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Preview: Tony Hawk’s Pro Skater 1+2

It’s been a very long time since I was excited about anything with Tony Hawk’s name on it, sadly. Tony Hawk’s Pro Skater 5 seemed like the final nail in the Hawk’s gaming coffin, with its rushed release, poor gameplay, and awful reception.

It was my understanding that Activision had actually lost the Tony Hawk’s license, yet here we are with not just one, but two remakes of classic Tony Hawk’s Pro Skater games. My expectations were very low, even if the fancy announcement trailer did look good; I’ve been taken in by trailers before, we all have. Remember Aliens: Colonial Marines?

This preview is based on the Warehouse demo that comes with pre-ordering any digital version of the game, so it’s just one level, and a small one at that. School II too much to ask for?

OK, so I’ve played around an hour of the demo, and that’s no small feat considering that the demo is confined to one level, one skater, and one game mode; the classic 2-minute session. Still, I enjoyed it, and I’m cautiously optimistic for the full release.

The controls are spot on and I had no trouble reverting back to my younger self and pulling off massive combos by stringing together flips, grabs, grinds, and manuals. It all just felt right, mostly. I did have some moments where I’d bail off my board and send the ageing Hawk headfirst into the ground, and for the most part, these moments were deserved, but some felt a little off. I don’t know if it’s me or the game, but considering I haven’t played a decent Tony Hawk game for about 15 years, it’s probably me.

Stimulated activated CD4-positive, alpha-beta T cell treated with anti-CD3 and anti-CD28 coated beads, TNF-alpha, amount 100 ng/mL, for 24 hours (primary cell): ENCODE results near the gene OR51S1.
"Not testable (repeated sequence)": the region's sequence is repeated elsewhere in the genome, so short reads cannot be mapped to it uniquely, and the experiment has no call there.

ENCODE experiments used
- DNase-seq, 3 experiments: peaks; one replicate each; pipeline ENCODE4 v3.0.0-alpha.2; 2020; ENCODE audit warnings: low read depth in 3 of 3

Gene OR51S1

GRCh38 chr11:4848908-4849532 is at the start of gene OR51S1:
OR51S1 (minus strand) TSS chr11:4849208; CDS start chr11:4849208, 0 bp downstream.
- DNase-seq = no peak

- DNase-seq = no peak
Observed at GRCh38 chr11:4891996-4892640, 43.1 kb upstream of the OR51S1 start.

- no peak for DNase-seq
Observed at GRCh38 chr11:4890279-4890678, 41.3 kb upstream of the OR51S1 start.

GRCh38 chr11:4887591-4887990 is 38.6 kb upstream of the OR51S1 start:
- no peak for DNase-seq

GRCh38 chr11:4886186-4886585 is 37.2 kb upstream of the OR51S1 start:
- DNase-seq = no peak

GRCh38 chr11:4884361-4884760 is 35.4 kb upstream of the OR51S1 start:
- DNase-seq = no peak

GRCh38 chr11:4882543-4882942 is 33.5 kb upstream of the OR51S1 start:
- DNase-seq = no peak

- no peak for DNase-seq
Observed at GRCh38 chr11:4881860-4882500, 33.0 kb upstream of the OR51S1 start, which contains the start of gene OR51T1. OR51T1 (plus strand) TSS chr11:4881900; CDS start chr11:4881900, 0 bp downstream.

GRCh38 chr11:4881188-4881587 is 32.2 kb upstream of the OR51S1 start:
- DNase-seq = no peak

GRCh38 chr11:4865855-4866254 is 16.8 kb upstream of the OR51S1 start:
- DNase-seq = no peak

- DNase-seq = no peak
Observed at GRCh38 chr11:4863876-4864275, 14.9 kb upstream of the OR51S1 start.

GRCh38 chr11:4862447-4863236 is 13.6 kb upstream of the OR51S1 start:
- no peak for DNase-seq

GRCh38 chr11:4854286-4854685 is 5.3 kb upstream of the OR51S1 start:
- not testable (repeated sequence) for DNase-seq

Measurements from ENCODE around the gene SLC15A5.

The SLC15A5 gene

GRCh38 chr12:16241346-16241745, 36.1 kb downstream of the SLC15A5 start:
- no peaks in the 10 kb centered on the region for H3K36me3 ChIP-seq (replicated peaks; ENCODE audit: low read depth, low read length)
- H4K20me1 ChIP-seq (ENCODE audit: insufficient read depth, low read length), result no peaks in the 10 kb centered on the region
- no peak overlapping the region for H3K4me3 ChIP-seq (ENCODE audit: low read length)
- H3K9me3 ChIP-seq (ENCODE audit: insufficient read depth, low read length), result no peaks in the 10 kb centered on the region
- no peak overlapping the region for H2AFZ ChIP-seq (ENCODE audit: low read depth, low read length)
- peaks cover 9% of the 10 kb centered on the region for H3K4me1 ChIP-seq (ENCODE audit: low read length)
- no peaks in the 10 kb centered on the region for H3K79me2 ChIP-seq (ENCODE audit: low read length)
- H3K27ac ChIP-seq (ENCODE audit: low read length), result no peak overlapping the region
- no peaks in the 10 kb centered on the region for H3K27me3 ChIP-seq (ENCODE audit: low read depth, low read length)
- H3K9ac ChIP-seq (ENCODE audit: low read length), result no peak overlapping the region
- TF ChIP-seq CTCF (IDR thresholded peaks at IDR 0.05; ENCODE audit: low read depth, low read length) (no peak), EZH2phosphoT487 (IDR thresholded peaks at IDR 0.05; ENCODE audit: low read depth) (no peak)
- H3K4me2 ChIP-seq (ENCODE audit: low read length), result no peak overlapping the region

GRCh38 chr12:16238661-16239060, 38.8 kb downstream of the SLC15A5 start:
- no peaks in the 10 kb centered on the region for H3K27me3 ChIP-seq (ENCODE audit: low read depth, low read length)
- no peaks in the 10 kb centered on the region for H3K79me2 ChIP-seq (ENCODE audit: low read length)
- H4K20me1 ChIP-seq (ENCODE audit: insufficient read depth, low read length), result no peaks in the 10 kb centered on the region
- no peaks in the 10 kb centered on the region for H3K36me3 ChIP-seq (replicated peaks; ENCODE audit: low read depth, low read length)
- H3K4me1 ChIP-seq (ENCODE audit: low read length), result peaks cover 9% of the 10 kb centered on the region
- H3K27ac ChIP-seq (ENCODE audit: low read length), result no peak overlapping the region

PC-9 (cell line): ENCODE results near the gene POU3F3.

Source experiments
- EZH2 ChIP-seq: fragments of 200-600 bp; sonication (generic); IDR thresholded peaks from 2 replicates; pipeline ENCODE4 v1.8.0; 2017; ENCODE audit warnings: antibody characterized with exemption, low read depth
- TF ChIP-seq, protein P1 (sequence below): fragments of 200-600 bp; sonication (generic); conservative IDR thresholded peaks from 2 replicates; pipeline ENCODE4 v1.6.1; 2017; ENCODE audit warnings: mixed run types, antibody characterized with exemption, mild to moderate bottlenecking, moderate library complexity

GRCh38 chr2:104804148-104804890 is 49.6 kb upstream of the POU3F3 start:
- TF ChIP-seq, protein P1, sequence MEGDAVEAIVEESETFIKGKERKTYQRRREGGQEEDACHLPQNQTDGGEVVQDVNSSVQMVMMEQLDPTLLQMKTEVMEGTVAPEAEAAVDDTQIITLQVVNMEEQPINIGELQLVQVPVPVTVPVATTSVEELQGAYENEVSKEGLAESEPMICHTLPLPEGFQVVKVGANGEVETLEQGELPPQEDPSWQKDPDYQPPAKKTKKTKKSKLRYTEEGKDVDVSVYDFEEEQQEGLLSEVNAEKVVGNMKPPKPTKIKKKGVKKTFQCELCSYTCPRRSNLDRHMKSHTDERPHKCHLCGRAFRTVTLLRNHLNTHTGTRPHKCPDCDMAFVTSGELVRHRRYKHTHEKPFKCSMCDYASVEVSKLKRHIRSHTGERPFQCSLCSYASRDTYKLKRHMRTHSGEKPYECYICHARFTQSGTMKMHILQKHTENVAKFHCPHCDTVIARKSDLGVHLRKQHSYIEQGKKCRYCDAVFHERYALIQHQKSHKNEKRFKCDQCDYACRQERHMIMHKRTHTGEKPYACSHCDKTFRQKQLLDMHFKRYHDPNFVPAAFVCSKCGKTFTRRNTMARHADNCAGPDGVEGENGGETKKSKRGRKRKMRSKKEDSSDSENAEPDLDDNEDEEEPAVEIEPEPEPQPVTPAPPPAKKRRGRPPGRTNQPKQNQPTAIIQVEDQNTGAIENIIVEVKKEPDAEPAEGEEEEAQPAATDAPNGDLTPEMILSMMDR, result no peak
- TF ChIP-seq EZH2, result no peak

The graphics are brilliant, too, and a far cry from that hot mess we’ve all tried to forget from a few years back. Gone are the dodgy cartoony outlines, replaced with a more realistic take. The Hawk even has some voice, too, though I’m not sure if it’s actually him or a stand-in. They aren’t big lines of dialogue, mind you, just grunts and “whoa” during the course of play, but it’s a nice touch nonetheless. There’s one graphical feature I’m not too keen on though, and that’s when you bail off your board. Instead of the animation where the skater picks themselves up and hops back on their wheels, it’s kind of like a mini-teleportation with a weird gamey/sci-fi look to it. It keeps the pace of the game going forward, sure, but it just looks a bit out of place. If that’s the biggest problem I’ve got with the game, we’re onto a winner.

The level itself was really small, much smaller than I remember it being, though, after a bit of YouTubing, I realised I was thinking about the Hangar level from Tony Hawk’s Pro Skater 2, and the Warehouse is from the first game which, admittedly, I didn’t play that much of.

Growing up, Tony Hawk’s Pro Skater 2 was my introduction to skating, with the now-famous soundtrack blaring loudly from my crappy 18-inch bedroom TV.

“Lights out, we’re on the radio…”

The Tony Hawk games were cultural phenomenons, propelling the sport of skateboarding into the mainstream. Kids like me, who ordinarily played football (soccer) were inspired to get down to the local skate park and wobble on a board until the inevitable happened: broken bones. I broke my ankle trying to replicate a grind I’d played on the PlayStation, and my friends even captured it on video, in true early 2000s fashion when every teenager wanted to be the next Jackass. Unfortunately, that video has long gone and the only remnant is my slight limp. I reckon, if all goes to plan and Tony Hawk’s Pro Skater 1+2 turn out to be good, we’ll see a few more wobbly teenagers with broken bones, which is preferable to fat arses.

Tony Hawk’s Pro Skater 1+2 releases on September 4th for PS4, Xbox One, and PC.

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